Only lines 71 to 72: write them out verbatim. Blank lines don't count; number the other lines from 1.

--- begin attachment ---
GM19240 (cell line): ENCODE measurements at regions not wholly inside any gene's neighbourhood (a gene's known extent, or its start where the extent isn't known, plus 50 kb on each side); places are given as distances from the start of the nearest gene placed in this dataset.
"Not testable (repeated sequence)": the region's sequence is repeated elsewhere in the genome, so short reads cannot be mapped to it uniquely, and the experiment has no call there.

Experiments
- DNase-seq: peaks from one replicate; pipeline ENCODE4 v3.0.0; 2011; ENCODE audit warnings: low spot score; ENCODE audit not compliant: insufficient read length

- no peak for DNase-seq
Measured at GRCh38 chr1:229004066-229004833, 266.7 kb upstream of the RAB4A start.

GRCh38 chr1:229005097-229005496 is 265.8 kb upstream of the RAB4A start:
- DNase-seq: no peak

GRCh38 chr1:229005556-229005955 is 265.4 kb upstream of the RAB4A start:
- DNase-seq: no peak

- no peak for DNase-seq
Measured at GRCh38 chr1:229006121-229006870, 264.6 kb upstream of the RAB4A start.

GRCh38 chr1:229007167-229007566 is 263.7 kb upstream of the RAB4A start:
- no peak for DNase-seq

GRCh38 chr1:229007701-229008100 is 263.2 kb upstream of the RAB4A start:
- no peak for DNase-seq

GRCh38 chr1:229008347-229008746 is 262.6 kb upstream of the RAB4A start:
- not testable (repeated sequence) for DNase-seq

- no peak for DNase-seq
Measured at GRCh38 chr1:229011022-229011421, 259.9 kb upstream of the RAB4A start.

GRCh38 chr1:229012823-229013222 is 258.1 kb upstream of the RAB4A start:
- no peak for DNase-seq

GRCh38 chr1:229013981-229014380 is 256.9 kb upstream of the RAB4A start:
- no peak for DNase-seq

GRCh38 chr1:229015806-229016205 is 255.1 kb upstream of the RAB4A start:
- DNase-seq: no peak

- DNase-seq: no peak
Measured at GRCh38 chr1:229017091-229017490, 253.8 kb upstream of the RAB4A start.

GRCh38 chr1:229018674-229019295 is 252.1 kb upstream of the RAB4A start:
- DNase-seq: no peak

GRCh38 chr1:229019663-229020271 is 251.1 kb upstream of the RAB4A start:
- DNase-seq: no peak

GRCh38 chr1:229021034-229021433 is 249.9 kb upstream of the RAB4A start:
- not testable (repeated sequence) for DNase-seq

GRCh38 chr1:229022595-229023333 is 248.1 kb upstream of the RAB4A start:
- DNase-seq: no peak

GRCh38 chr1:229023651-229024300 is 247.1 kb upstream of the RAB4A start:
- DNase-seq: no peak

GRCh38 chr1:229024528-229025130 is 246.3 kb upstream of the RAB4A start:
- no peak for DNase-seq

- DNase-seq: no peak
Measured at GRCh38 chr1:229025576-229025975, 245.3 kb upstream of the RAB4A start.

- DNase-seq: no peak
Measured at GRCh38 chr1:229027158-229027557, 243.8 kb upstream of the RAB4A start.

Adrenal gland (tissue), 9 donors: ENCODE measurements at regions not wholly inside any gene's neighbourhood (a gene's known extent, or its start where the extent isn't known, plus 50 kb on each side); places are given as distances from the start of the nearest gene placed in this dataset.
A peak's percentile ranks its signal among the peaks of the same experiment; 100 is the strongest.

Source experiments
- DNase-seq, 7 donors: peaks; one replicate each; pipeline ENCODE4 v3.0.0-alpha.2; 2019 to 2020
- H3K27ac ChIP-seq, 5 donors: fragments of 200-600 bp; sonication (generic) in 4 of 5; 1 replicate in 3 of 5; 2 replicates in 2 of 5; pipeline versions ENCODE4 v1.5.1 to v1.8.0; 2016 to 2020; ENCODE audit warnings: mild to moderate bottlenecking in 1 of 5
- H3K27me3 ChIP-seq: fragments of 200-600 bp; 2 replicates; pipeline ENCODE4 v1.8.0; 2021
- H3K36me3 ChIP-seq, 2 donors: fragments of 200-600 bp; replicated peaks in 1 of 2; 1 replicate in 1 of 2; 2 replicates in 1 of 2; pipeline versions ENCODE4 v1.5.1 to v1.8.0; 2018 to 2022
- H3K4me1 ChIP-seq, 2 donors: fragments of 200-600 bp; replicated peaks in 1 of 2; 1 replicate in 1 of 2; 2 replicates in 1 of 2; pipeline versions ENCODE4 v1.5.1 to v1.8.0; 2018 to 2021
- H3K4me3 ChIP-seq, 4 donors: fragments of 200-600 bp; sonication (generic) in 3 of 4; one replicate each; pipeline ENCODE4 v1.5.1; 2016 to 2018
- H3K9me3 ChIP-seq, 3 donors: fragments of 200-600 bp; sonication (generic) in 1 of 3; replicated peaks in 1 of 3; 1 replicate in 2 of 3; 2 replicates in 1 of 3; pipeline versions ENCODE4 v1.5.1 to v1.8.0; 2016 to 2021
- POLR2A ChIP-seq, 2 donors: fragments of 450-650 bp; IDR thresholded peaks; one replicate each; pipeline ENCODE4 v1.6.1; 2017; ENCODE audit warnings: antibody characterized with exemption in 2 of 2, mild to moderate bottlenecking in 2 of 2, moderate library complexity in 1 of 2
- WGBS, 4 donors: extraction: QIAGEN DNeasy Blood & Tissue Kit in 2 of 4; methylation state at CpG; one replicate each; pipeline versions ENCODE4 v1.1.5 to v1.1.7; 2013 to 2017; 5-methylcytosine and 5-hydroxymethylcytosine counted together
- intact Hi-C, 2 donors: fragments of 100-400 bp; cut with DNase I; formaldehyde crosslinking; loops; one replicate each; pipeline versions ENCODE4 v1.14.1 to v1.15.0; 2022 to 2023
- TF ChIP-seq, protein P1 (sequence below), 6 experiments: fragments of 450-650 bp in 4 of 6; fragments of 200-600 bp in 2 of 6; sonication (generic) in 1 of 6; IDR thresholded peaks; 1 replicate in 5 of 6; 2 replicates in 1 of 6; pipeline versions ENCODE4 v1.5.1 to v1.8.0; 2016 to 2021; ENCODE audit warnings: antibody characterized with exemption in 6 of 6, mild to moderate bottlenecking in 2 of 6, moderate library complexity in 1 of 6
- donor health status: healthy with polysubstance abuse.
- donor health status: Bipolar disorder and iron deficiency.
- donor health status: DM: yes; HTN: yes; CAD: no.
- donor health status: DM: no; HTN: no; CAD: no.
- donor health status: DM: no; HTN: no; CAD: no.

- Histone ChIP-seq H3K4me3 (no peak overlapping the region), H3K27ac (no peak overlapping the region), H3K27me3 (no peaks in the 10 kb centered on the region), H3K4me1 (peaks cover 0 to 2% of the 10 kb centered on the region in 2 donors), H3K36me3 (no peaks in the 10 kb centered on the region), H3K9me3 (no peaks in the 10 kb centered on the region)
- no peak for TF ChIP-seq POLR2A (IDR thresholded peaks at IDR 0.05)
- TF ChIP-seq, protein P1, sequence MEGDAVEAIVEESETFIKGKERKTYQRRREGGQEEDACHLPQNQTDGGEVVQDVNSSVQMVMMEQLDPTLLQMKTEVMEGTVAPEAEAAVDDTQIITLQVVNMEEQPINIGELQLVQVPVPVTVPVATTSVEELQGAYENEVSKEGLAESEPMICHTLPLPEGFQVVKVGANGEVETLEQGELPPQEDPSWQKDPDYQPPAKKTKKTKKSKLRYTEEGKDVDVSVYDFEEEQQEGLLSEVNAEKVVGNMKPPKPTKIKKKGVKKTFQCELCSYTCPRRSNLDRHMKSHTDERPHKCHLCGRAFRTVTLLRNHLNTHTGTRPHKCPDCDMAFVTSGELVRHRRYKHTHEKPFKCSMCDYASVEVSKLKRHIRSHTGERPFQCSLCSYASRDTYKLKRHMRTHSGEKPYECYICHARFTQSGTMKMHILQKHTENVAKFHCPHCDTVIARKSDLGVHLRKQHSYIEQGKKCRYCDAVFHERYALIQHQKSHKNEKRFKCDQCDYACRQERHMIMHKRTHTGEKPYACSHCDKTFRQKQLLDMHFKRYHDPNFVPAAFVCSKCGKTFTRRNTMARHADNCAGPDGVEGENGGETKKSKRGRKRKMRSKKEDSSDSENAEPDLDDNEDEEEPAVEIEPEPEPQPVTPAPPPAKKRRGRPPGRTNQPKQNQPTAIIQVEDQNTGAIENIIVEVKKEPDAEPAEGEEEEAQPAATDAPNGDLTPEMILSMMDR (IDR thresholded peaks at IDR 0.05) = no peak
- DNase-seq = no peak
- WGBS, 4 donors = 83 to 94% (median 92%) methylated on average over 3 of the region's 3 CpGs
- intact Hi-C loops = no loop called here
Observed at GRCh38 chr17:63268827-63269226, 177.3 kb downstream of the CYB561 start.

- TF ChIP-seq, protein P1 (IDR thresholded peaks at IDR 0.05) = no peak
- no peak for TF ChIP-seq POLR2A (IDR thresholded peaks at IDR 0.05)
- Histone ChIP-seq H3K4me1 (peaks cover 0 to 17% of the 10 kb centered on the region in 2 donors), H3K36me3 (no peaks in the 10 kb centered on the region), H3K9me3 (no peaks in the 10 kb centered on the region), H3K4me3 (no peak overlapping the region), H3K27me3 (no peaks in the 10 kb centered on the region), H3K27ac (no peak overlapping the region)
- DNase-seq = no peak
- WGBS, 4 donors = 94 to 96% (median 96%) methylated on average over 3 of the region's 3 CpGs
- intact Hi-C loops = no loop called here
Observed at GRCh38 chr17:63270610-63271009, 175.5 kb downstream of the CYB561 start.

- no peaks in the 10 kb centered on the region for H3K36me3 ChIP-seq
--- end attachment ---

- TF ChIP-seq, protein P1 (IDR thresholded peaks at IDR 0.05) = no peak
- no peak for TF ChIP-seq POLR2A (IDR thresholded peaks at IDR 0.05)